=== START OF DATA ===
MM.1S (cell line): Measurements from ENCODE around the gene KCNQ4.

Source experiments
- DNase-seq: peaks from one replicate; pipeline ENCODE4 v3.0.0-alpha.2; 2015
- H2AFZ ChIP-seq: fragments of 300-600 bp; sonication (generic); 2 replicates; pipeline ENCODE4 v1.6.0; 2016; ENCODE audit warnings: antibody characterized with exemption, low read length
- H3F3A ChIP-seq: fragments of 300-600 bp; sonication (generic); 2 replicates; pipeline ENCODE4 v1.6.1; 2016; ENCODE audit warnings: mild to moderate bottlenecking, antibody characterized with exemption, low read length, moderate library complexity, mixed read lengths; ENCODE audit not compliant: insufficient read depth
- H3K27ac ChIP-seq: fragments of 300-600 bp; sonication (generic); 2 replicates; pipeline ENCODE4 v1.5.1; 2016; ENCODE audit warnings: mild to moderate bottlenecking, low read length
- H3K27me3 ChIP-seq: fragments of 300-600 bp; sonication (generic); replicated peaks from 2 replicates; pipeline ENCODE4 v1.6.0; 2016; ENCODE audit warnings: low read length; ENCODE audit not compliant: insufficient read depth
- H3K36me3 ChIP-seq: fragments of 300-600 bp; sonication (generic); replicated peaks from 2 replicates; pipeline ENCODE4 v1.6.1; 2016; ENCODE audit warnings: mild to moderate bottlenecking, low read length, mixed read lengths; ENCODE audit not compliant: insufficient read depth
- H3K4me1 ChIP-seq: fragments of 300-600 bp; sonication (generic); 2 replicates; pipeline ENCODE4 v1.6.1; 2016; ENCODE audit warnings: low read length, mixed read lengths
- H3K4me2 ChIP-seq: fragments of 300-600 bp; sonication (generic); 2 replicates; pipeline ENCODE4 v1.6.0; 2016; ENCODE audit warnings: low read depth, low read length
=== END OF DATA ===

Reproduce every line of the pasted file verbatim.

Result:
MM.1S (cell line): Measurements from ENCODE around the gene KCNQ4.

Source experiments
- DNase-seq: peaks from one replicate; pipeline ENCODE4 v3.0.0-alpha.2; 2015
- H2AFZ ChIP-seq: fragments of 300-600 bp; sonication (generic); 2 replicates; pipeline ENCODE4 v1.6.0; 2016; ENCODE audit warnings: antibody characterized with exemption, low read length
- H3F3A ChIP-seq: fragments of 300-600 bp; sonication (generic); 2 replicates; pipeline ENCODE4 v1.6.1; 2016; ENCODE audit warnings: mild to moderate bottlenecking, antibody characterized with exemption, low read length, moderate library complexity, mixed read lengths; ENCODE audit not compliant: insufficient read depth
- H3K27ac ChIP-seq: fragments of 300-600 bp; sonication (generic); 2 replicates; pipeline ENCODE4 v1.5.1; 2016; ENCODE audit warnings: mild to moderate bottlenecking, low read length
- H3K27me3 ChIP-seq: fragments of 300-600 bp; sonication (generic); replicated peaks from 2 replicates; pipeline ENCODE4 v1.6.0; 2016; ENCODE audit warnings: low read length; ENCODE audit not compliant: insufficient read depth
- H3K36me3 ChIP-seq: fragments of 300-600 bp; sonication (generic); replicated peaks from 2 replicates; pipeline ENCODE4 v1.6.1; 2016; ENCODE audit warnings: mild to moderate bottlenecking, low read length, mixed read lengths; ENCODE audit not compliant: insufficient read depth
- H3K4me1 ChIP-seq: fragments of 300-600 bp; sonication (generic); 2 replicates; pipeline ENCODE4 v1.6.1; 2016; ENCODE audit warnings: low read length, mixed read lengths
- H3K4me2 ChIP-seq: fragments of 300-600 bp; sonication (generic); 2 replicates; pipeline ENCODE4 v1.6.0; 2016; ENCODE audit warnings: low read depth, low read length